A lot of speculation has gripped the media with regard to Palestinian Authority President Mahmoud Abbas's forthcoming speech at the UN General Assembly on 29 September. Reports in the Times of Israel have cited contradicting claims, with European diplomats insisting that he will not dismantle the PA or annul the Oslo Accords, while Saeb Erekat asserts otherwise. For his part, Abbas reportedly spoke of dropping "a bombshell", which translates to nothing other than the usual gimmicks and pandering to Israel and international oppressors.
Clearly, Abbas has not tired of absurdity and ridicule. Only a few months ago, the PA ignited international fervour with seemingly adamant claims that it would seek Israel's expulsion from world football's governing body, FIFA, another apparently corrupt body that clearly benefits from the export of Israel's colonial brutality and surveillance technology. The PA's stand was predictable; it was all an illusion that faded away as the time to move from rhetoric to action approached.
Palestine News Network has published the five main points which Abbas will purportedly tackle during his speech later this month. These include declaring Palestine a state under occupation; a discussion about the PA and international failure to resume the so-called peace process; reconciliation with Hamas; PA "efforts" at the International Criminal Court; and the Israeli incursions and attacks on Al-Aqsa Mosque.
Very few speeches at the General Assembly have been worth remembering; notable exceptions include Fidel Castro's direct anti-colonial stances at an international level, which articulated Cuba's reality rather than submission to, and endorsement of, external narratives. Indeed, evident in Fidel's speeches is the repudiation of international diktats regarding the Cuban Revolution and its aims.
Abbas's rhetoric even fails to acknowledge the obvious international complicity that condones and sustains Israel's colonisation of Palestine. Primarily, Abbas's role is that of a collaborator with Israel, as opposed to a representative of the Palestinian people. The lack of autonomy is also reflected in the constant regurgitation of topics, the only difference being a slightly altered articulation that is aligned perfectly not only with previous meanings and intentions, but also with the same processes that contribute to the depletion of Palestine as a viable entity.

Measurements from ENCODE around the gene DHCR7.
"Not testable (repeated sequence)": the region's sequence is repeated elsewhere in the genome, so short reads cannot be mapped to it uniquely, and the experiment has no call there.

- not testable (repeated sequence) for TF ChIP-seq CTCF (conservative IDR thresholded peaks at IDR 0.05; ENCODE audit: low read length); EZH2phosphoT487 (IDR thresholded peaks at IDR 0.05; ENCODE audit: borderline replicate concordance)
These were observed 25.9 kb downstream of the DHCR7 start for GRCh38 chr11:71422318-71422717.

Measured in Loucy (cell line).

The only tool at the PA president's disposal, given his expressed abhorrence of Palestinian resistance, is diplomacy. Yet even within this realm, Abbas has achieved perpetual failure by clinging to his role dependent on Israeli largesse. PA rhetoric has exhibited a constant detachment from the importance of shifting discourse away from "the occupation" to the reality of colonisation. By utilising the international platform to repeat obvious observances that act as a veneer for ulterior motives, Abbas is wasting precious time while no doubt enjoying the spurious limelight.
Recent history has been inundated with alleged attempts at reconciliation and counterfeit acts of defiance. The unity government functioned as an extension of the PA to marginalise Hamas which, as part of its efforts to cooperate, ended up in a quagmire of its own creation by fluctuating between resistance and the two-state compromise. Numerous draft resolutions submitted to the UN Security Council have been prepared by France, which has openly declared its support for Zionist colonisation on numerous occasions. If anyone expects a different stance in the forthcoming address by Mahmoud Abbas, then that person is even more delusional than the president himself.
The views expressed in this article belong to the author and do not necessarily reflect the editorial policy of Middle East Monitor.